CHICAGO – A genomic study of more than 15,000 tumor samples shows that people with tumors that have high microsatellite instability (MSI-H) – a genomic marker associated with a large number of genetic mutations in the tumor – are more likely to have Lynch syndrome, a hereditary condition that increases a person’s risk of developing many different types of cancer. Among people with MSI-H tumors, 16% were subsequently found to have Lynch syndrome. Researchers also found that Lynch syndrome is linked to more types of cancer than previously thought.
CHICAGO – An analysis of health claims data from two demographically similar regions on either side of the U.S. and Canada border shows that a common treatment for advanced colorectal cancer costs twice as much in Western Washington State (WW) than in British Columbia (BC) -- $12,345 vs. $6,195 monthly per patient. Despite the higher cost, the patients on the U.S. side of the border are not living longer than those on the Canadian side.
CHICAGO – An analysis of pooled data from nine randomized phase III trials of more than 8,000 men with advanced prostate cancer who received chemotherapy shows chances of survival are as good for black men as white men. The median survival was the same in black men and white men overall (21 months), but black men had a 19% lower risk for death than white men when researchers adjusted for various important risk factors that affect survival.
CHICAGO – An analysis of cancer registry data from a California hospital system shows that women with head and neck cancer were less likely to receive intensive chemotherapy (35% vs. 46%) and radiation (60% vs. 70%) compared to men. Controlling for factors such as age and serious medical conditions, a mathematical model also shows that the ratio of cancer to non-cancer mortality was two times higher for women than the ratio for men. When taken collectively, the findings raise the possibility women with head and neck cancer may be undertreated. The authors explain that there are some confounding factors, so further prospective investigation is necessary to fully address this possibility.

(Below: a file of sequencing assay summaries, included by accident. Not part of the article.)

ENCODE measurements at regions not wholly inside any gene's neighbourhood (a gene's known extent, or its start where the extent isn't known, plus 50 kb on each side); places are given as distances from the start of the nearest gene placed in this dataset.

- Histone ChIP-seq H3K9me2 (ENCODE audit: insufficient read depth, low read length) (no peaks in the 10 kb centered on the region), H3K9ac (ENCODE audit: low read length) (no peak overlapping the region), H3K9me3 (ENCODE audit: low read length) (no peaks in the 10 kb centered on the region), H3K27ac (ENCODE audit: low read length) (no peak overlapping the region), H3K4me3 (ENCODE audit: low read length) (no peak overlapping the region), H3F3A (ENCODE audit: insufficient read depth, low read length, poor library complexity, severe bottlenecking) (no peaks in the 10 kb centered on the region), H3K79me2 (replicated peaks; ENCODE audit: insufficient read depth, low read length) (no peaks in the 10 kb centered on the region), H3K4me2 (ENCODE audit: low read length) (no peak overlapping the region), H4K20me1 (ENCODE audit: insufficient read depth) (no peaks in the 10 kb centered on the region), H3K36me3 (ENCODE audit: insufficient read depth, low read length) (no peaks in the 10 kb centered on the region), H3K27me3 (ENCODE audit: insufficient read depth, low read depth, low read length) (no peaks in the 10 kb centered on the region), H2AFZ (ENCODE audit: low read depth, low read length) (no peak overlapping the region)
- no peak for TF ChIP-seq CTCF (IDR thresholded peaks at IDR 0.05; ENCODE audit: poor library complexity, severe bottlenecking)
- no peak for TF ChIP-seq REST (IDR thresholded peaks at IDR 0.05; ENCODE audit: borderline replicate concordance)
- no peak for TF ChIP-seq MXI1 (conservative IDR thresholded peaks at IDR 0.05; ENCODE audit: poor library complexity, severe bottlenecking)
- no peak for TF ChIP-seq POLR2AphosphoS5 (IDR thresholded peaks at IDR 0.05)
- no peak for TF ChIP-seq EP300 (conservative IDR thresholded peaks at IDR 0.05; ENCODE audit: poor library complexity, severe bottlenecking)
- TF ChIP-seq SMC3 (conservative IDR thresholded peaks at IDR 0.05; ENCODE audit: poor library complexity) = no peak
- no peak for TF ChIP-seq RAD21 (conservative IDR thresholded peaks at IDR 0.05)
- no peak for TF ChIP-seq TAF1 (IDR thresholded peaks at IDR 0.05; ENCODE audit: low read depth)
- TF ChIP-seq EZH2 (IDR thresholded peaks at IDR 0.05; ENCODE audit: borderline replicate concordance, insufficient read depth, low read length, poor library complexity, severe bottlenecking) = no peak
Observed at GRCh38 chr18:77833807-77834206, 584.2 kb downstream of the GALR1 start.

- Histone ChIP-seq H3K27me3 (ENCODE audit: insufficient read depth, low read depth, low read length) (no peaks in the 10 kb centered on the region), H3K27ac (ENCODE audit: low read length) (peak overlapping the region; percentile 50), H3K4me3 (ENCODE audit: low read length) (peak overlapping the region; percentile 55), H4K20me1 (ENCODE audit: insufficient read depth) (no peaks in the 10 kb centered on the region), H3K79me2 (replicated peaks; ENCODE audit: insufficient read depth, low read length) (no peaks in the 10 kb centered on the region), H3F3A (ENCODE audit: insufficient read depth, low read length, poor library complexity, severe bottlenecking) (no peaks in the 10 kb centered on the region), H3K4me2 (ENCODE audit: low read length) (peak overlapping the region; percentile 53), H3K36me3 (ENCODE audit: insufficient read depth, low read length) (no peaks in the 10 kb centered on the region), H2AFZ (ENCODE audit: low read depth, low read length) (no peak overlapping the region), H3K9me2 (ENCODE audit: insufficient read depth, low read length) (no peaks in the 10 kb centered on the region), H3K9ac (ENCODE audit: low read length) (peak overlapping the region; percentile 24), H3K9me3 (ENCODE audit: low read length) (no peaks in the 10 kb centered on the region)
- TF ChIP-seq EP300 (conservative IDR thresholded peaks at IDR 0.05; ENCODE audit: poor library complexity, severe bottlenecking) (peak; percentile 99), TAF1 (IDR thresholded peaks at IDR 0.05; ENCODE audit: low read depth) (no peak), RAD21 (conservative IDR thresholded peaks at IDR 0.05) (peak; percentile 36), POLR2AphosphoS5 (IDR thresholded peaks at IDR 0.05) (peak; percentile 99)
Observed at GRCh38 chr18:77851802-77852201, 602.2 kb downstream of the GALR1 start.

ALEXANDRIA, Va. – A federally funded, randomized clinical trial of 357 people receiving radiation for head and neck cancer, using mobile and sensor technology to remotely monitor patient symptoms, resulted in less severe symptoms related to both the cancer and its treatment (both general and cancer-related).
ALEXANDRIA, Va. – A Patient-Centered Outcomes Research Institute (PCORI)-supported randomized clinical trial of cancer survivors showed that eight weeks of either acupuncture or cognitive behavioral therapy for insomnia (CBT-I) decreased the severity of insomnia among cancer survivors, though improvements were greatest among patients receiving cognitive behavioral therapy. The study will be presented at the upcoming 2018 ASCO Annual Meeting in Chicago.
ALEXANDRIA, Va. – An economic model comparing different types of genetic testing in metastatic non-small-cell lung cancer (NSCLC) found that using next-generation sequencing (NGS) to test for all known lung cancer-related gene changes at the time of diagnosis was more cost-effective and faster than testing one or a limited number of genes at a time.